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I have an array char input[11] = {'0','2','7', '-','1','1','2', ,'0','0','9','5'};

How do I convert input[0,1,2] to int one = 27, input[3,4,5,6] to int two = -112 and input[7,8,9,10] to int three = 95?

thx, JNK

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1  
How can you have a - in a byte[]? And what about the blank entry? And why does your 27 only use 3 entries? –  marcog Dec 21 '10 at 11:51
    
i'm not quite sure if its a byte or char array...:) thee array "includes" the following data heading(0->360 --> 3 digits), pitch(-180->180 --> 4 digits) and roll(-180->180 --> 4 digits) –  JNK Dec 21 '10 at 11:53
1  
Looks like it should be a char array and contain characters ('0','2','7', etc.) –  Jonathan Wood Dec 21 '10 at 11:54
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it would be easier for you if all your entries would either share a common break signal (e.g a blank) or are the same size (e.g. four chars long). –  eckes Dec 21 '10 at 11:57
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@eckes Sometimes you're given data in a format you have no control over. :) –  marcog Dec 21 '10 at 12:00

2 Answers 2

up vote 5 down vote accepted

You can use a combination of strncpy() to extract the character range and atoi() to convert it to an integer (or read this question for more ways to convert a string to an int).

int extract(char *input, int from, int length) {
  char temp[length+1] = { 0 };
  strncpy(temp, input+from, length);
  return atoi(temp);
}

int main() {
  char input[11] = {'0','2','7','-','1','1','2','0','0','9','5'};
  cout << "Heading: " << extract(input, 0, 3) << endl;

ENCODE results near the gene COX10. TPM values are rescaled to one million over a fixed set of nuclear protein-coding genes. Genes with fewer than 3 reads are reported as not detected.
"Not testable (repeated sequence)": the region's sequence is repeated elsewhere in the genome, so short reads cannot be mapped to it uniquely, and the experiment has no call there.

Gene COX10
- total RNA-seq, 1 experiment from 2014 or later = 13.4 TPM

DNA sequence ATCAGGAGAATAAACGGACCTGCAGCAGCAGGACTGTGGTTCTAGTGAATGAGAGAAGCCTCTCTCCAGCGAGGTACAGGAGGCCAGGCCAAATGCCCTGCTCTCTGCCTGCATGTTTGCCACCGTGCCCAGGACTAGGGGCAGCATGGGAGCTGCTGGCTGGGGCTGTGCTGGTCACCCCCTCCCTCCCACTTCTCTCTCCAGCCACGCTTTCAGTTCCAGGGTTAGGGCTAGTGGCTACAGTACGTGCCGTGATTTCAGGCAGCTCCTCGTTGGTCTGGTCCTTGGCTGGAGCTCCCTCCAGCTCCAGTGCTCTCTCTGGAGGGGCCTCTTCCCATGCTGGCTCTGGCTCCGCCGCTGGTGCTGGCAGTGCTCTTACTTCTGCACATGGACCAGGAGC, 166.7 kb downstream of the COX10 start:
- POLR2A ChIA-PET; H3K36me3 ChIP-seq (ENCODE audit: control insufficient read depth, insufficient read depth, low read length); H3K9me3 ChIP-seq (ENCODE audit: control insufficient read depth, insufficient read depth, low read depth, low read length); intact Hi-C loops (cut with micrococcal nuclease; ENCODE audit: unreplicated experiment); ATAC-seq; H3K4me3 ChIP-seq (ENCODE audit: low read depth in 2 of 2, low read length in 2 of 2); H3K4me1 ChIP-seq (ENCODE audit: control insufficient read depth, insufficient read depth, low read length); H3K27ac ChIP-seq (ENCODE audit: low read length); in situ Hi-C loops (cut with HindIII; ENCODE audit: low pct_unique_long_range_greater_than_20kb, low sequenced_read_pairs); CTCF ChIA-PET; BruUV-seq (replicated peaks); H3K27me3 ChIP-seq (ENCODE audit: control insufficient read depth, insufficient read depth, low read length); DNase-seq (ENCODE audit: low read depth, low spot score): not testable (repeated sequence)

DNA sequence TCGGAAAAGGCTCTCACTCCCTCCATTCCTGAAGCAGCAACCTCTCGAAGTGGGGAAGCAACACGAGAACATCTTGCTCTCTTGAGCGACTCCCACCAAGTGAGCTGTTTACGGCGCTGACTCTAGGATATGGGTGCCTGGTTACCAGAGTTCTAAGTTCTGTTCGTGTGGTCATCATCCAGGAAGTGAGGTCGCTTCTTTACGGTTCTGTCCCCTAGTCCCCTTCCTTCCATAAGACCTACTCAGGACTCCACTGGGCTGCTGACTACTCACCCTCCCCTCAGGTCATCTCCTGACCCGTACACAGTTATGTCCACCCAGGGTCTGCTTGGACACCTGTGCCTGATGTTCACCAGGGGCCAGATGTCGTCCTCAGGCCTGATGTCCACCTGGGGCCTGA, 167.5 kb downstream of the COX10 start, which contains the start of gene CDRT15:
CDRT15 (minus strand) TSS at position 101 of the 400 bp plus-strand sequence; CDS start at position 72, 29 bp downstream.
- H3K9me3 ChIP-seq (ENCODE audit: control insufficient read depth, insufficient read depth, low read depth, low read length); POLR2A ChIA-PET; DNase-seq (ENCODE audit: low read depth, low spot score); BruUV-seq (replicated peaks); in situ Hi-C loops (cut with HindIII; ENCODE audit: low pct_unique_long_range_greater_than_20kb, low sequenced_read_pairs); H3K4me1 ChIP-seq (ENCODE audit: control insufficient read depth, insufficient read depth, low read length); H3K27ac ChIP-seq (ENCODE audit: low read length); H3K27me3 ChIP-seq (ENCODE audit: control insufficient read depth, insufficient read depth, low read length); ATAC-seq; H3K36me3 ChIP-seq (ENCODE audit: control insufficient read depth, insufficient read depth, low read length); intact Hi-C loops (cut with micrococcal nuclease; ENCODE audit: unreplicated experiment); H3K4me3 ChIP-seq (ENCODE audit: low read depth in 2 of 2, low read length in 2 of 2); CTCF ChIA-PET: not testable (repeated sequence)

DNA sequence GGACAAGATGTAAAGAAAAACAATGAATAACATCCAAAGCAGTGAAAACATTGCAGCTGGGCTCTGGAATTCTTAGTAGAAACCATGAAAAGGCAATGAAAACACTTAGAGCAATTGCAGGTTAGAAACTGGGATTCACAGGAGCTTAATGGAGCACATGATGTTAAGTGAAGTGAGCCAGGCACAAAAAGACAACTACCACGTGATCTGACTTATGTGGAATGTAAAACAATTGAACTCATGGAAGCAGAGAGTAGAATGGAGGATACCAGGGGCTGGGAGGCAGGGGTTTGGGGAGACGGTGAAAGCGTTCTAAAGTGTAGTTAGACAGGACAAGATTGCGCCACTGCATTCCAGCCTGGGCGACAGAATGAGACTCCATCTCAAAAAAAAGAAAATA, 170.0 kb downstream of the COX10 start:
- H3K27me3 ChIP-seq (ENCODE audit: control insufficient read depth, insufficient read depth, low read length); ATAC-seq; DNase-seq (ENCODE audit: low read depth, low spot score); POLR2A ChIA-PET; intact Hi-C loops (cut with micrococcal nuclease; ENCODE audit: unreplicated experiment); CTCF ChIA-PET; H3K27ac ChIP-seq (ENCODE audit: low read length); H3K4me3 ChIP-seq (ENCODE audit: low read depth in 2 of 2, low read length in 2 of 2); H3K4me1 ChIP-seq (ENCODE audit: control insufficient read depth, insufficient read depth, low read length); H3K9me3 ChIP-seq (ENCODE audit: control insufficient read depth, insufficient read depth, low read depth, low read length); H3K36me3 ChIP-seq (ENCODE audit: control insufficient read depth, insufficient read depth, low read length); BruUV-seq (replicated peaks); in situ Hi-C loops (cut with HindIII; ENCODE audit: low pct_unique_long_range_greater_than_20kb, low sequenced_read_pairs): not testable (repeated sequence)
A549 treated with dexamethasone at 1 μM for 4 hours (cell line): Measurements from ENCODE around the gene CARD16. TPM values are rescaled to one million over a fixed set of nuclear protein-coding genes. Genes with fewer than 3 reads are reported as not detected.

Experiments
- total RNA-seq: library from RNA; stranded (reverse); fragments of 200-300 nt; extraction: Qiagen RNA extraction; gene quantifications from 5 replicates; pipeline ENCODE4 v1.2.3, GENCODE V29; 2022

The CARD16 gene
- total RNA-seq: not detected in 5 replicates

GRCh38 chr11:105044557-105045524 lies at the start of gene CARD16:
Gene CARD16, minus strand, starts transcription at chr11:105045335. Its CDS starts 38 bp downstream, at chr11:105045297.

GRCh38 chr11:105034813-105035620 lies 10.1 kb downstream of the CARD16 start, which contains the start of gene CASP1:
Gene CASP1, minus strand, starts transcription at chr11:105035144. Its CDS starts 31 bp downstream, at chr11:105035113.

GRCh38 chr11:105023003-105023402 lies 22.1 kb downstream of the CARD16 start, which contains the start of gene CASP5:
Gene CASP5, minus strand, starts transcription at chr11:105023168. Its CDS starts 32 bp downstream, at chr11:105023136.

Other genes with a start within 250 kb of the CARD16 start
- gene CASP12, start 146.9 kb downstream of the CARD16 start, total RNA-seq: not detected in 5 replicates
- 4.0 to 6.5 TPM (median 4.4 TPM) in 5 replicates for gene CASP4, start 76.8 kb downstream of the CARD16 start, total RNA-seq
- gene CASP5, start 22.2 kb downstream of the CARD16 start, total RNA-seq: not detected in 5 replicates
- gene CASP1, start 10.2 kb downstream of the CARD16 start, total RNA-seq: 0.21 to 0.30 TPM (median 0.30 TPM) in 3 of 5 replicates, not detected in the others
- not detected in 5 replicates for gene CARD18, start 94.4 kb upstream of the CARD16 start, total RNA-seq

cout << "Pitch:   " << extract(input, 3, 4) << endl;
  cout << "Roll:    " << extract(input, 7, 4) << endl;
}

Outputs

Heading: 27
Pitch:   -112
Roll:    95

http://ideone.com/SUutl

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strncpy() does not null-terminate the destination if it copied length characters, so you need to pre-fill the array with 0 (or set temp[length] = 0 after the strncpy). –  caf Dec 21 '10 at 23:06
    
@caf Are you sure? If so, then why does the above code work? See the ideone link. –  marcog Dec 21 '10 at 23:09
    
It's working by accident - see the ideone link I pasted as a comment to the other question. strncpy() is designed for working with fixed-length string fields that are only null-terminated if they're short, rather than regular C strings (such fields were used in original UNIX directory entries). –  caf Dec 21 '10 at 23:14
    
Man page for strncpy(char *dest, const char *src, size_t n); states that "The strncpy() function is similar [to strcpy], except that at most n bytes of src are copied. Warning: If there is no null byte among the first n bytes of src, the string placed in dest will not be null-terminated." –  Neftas Jan 23 at 10:38

As I understand your comment, you know that the first entry is 3 digits wide, the second and third are 4 digits wide:

// not beautiful but should work:
char buffer[5];
int  one   = 0;
int  two   = 0;
int  three = 0;
// read ONE
memcpy(buffer, input, 3); 
buffer[3] = '\0';
one = atoi(buffer);
// read TWO
input += 3;
memcpy(buffer, input, 4);
buffer[4] = '\0';
two = atoi(buffer);
// read THREE
input += 4;
memcpy(buffer, input, 4);
buffer[4] = '\0';
three = atoi(buffer);
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Why use memcpy() when strncpy() was designed for strings and handles the null-terminating character for you? –  marcog Dec 21 '10 at 12:14
    
ack. didn't have in mind that strncpy() adds the trailing \0. Fixing the answer. Thanks. –  eckes Dec 21 '10 at 12:23
    
Just be aware that strncpy() does not always produce a string. If the source hast the same length as the len param you pass in, no 0 terminator is added –  nos Dec 21 '10 at 16:03
    
@nos Yup, but in this case the string is of known length. –  marcog Dec 21 '10 at 17:05
1  
@marcog yes, and strncpy(buffer, input, 3); will leave buffer not 0 terminated given the array the op has in his question. Which means calling atoi on buffer is quite dangerous –  nos Dec 21 '10 at 17:16

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